Jennifer Chapin, the cofounder of Kikoko, recently recalled how she was “laughed out of the dispensaries” when she tried to sell her low-dose cannabis-infused teas in her company’s early days. Three years later, Kikoko’s teas, which come in sachets and canisters wrapped with pink-and-purple stripes and cartoon flowers promising benefits such as “Sensuali-tea” and “Tranquili-tea,” are sold through over 300 storefronts and delivery services across California.
“We are a women-centric, women-owned, women-operated company,” Chapin declared to a room full of women at Arcview, a conference for cannabis investors, in Los Angeles in February. “By women, for women.”
Arcview welcomes investors irrespective of gender, but Kikoko had sponsored a women-only “tea party” (with unmedicated tea) to facilitate some female-friendly networking and announce that the company was seeking capital for expansion into new product categories, with minimum investments starting at $1 million.
Founders of female-focused cannabis startups like Kikoko may soon be laughing all the way to the bank—and they’re getting there by looking beyond millennials, and catering to women in their 40s, 50s, and beyond. Executives such as Chapin, who is 55, are listening to older women’s wishes for low-dose cannabis products that address concerns such as sleep, anxiety, and sexual pleasure, and positioning their companies at the very lucrative intersection of women, weed, and wellness.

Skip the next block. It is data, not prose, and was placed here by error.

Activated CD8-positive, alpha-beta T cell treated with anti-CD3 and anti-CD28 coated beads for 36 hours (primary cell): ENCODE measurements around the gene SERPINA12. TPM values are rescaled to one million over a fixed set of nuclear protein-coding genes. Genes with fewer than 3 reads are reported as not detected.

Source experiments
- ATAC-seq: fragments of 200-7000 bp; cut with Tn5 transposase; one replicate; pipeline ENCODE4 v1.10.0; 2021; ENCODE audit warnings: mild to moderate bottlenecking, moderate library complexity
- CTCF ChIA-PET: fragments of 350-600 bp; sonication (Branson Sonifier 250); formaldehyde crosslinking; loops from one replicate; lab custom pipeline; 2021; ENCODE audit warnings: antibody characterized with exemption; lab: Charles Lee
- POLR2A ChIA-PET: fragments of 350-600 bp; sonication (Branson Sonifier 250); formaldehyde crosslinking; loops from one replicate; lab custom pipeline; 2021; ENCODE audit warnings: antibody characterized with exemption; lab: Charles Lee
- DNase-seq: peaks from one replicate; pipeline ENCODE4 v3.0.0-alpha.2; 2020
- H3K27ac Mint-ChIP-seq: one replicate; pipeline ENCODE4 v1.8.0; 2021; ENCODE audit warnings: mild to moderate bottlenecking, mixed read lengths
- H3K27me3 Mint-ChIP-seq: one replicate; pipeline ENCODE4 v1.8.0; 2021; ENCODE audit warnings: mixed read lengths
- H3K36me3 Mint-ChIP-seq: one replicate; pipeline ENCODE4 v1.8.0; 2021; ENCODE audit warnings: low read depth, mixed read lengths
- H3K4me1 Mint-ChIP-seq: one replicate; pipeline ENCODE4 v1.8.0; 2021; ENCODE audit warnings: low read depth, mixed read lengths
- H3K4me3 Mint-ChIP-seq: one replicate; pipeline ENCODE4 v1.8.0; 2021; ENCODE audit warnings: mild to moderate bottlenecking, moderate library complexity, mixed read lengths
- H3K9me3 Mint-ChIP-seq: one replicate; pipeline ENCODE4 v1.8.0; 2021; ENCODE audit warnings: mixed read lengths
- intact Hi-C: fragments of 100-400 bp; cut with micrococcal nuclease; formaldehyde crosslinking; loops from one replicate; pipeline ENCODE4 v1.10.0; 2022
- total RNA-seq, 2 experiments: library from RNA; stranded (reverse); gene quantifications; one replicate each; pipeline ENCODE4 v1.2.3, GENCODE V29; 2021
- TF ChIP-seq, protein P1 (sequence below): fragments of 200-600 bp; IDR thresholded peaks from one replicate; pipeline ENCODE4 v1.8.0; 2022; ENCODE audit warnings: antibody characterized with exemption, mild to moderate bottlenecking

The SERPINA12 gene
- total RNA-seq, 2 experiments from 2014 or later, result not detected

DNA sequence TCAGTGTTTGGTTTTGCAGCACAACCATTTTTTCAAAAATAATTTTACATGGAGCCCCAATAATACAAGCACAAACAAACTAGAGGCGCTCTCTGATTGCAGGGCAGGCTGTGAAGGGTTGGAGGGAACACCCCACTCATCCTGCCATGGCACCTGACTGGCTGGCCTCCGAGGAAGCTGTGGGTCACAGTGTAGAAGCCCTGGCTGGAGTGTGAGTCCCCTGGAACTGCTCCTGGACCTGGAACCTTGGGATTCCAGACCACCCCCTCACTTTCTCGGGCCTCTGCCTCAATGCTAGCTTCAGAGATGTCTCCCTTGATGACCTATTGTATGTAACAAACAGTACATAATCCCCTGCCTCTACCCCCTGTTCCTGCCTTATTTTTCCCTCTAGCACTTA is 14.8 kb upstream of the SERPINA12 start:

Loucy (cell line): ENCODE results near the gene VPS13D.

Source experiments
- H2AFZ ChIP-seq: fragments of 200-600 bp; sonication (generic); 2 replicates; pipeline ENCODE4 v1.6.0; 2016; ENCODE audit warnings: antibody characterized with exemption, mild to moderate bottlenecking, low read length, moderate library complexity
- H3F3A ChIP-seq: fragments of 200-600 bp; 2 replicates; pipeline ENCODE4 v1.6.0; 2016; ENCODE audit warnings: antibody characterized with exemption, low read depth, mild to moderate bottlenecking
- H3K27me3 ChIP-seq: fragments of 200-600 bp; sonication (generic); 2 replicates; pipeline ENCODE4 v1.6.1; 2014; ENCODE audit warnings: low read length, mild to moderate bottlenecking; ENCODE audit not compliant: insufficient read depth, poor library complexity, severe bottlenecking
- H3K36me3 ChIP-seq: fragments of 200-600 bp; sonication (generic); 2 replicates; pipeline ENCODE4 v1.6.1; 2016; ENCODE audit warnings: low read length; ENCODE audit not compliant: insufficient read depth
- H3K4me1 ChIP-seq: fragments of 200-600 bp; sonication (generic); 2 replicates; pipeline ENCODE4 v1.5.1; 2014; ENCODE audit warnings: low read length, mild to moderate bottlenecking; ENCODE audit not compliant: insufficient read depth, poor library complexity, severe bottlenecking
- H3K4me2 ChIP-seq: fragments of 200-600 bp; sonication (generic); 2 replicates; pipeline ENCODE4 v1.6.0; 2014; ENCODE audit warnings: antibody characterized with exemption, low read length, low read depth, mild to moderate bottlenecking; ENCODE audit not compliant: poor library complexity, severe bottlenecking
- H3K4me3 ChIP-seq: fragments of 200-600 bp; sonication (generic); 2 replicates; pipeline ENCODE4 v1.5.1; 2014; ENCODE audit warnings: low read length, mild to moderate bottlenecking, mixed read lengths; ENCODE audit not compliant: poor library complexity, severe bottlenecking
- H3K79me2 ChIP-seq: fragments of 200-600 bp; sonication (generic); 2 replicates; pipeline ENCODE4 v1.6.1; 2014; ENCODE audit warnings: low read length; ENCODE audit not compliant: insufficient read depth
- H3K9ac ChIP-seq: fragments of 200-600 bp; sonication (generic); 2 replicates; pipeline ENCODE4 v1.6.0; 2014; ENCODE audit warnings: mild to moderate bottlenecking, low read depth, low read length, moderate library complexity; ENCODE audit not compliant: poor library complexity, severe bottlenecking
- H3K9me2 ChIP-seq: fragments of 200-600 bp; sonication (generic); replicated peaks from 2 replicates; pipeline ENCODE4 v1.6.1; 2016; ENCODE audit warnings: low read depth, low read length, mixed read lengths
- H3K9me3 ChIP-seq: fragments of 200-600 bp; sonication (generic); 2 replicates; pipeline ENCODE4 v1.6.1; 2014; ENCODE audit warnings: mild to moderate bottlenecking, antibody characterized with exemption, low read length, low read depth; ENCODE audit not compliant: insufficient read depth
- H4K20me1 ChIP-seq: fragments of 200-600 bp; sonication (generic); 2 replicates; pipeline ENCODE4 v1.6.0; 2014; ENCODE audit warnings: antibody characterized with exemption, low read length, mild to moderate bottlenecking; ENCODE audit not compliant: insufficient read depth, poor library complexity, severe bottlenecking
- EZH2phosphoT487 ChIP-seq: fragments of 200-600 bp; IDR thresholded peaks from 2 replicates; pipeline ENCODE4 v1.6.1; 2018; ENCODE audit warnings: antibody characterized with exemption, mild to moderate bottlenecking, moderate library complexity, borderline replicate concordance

It’s a market that’s growing. Women control the majority of household purchases, and according to the US Consumer Expenditure Survey, single women over 45 spend about $640 per year on personal care items and $400 annually on drugs. As legalization takes hold, those products are increasingly likely to contain—or even be replaced by—cannabis. According to sales data and a survey of 4,000 cannabis consumers by the San Francisco-based delivery platform Eaze, the number of female cannabis consumers nearly doubled in 2018, and with their growth outpacing men, women are on track to be half of the cannabis market by 2022. Female baby boomers on the platform grew by nearly a quarter between 2017 and 2018.